Speaking at Berkshire’s annual shareholder meeting, Buffett also said his new municipal bond insurer, Berkshire Hathaway Assurance Corp, is becoming a major force, capturing higher premiums than rivals that have been strained by exposure to subprime mortgages.
The $330 billion market for auction-rate securities, which are long-term bonds whose rates are reset periodically, froze this winter.
Investors flooded dealers with paper backed by bond insurers whom they feared would lose their “triple-A” credit ratings. As a result, many municipal bond issuers were for several weeks forced to pay uncommonly high interest rates.
Buffett spoke of how debt issued by the Los Angeles County Museum of Art fetched a 3.15 percent interest rate on January 24, and 8 percent just three weeks later.
He also said Berkshire has bought auction-rate debt with an 11.3 percent rate from one broker, at the exact time another broker was offering a 6 percent rate.
“Those are huge dislocations in the market. That’s crazy,” Buffett said. “Those are great times to make unusual amounts of money.” He said, nonetheless, that Berkshire, whose market value is more than $200 billion, is so large that such investments won’t have a big impact on results.
Buffett also confirmed that the bond insurer he created in December was rapidly increasing market share, having won some $400 million of business in the first quarter.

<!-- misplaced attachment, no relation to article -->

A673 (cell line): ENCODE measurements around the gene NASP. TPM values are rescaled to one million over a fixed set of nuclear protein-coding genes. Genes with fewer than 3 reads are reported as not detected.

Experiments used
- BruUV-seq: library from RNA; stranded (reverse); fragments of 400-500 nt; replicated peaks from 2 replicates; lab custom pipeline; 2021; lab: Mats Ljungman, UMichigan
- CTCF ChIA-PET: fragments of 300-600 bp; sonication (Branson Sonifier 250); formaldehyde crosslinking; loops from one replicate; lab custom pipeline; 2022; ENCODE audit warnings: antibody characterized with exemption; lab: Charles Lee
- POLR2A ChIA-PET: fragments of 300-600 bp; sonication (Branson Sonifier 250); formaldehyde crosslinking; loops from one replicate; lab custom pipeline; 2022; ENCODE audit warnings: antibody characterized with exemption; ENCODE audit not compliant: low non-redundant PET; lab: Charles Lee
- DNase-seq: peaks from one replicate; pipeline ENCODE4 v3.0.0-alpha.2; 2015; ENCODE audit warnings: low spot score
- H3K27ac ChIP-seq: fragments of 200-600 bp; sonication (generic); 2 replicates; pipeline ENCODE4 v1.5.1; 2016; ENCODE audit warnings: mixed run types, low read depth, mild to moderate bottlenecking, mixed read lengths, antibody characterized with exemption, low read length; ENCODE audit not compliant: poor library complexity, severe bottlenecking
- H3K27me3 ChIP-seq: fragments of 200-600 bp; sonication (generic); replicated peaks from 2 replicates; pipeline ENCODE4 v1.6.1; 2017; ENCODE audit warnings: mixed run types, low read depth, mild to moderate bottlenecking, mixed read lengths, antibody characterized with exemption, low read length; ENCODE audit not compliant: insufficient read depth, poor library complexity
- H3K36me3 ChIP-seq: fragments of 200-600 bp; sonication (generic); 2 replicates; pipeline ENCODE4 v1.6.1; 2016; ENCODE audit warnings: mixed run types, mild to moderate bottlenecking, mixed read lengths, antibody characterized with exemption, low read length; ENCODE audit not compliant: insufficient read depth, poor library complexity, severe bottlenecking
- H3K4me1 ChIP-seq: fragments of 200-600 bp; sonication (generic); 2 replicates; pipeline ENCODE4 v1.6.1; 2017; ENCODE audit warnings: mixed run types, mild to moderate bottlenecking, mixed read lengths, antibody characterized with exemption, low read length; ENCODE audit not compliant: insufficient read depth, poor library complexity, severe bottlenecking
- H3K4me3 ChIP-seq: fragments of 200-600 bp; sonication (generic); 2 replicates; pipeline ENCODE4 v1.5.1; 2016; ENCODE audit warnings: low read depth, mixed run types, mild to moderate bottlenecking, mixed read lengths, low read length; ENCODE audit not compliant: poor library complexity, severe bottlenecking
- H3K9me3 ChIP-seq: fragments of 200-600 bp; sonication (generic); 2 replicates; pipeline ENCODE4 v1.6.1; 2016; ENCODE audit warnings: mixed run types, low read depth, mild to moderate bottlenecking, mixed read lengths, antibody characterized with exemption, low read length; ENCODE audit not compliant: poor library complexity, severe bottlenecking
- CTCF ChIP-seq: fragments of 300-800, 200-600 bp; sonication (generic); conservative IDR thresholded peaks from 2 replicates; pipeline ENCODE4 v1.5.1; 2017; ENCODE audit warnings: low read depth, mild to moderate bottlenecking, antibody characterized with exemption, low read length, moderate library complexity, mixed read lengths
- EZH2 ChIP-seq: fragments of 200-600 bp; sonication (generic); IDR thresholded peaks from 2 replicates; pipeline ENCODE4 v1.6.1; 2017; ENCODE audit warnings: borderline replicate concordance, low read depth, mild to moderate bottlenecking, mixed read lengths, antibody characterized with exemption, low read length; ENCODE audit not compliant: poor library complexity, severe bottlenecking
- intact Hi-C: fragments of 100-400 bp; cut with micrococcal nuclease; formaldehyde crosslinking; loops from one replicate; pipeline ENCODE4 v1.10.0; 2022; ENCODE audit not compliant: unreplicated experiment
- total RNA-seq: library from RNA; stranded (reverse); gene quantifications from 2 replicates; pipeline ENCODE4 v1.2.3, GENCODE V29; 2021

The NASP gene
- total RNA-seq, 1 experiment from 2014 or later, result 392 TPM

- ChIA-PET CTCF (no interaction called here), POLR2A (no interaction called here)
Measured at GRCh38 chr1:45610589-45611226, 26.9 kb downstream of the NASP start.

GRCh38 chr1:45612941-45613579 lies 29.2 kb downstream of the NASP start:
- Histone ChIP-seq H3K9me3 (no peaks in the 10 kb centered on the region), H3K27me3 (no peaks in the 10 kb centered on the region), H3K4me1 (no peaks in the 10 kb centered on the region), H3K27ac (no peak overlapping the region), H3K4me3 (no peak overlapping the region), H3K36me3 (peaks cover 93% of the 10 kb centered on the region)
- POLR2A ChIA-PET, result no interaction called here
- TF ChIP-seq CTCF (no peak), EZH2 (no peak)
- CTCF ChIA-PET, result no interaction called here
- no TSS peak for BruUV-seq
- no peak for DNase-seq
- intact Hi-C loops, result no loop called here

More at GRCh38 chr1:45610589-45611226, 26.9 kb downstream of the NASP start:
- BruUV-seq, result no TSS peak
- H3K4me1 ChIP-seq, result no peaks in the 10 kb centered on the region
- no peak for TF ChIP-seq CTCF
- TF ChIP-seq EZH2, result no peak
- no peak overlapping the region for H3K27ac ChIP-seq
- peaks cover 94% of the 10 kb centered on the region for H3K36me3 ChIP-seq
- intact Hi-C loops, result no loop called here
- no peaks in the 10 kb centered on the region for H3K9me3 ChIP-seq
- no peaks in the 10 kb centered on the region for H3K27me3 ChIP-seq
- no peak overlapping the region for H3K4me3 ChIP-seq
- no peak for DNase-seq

Berkshire Hathaway Assurance has won “triple-A” ratings from Standard & Poor’s and Moody’s Investors Service.
While some rivals such as MBIA Inc (MBI.N) and Ambac Financial Group Inc ABK.N have also carried those ratings, Buffett said some market participants are willing to pay premiums above 2 percent. That’s well above the 1 percent to 1.5 percent that those other insurers typically charge.
He also said almost all of the secondary business came from issuers that already had insurance from rivals.
“It tells you something about the meaning of ‘triple-A’ in the bond insurance field in the first quarter,” Buffett said.
Buffett also confirmed that in the primary market, Berkshire has insured nearly $400 million of Detroit sewer and water disposal system bonds.
In addition, he praised Ajit Jain, the Berkshire insurance executive who has overseen the development of the bond insurer. Many analysts and investors have said Jain is a top candidate to eventually succeed Buffett as Berkshire’s chief executive.
“Ajit has done a remarkable job in this area,” Buffett said. “It’s pretty remarkable, and I congratulate him for it.”
Editing by Eric Walsh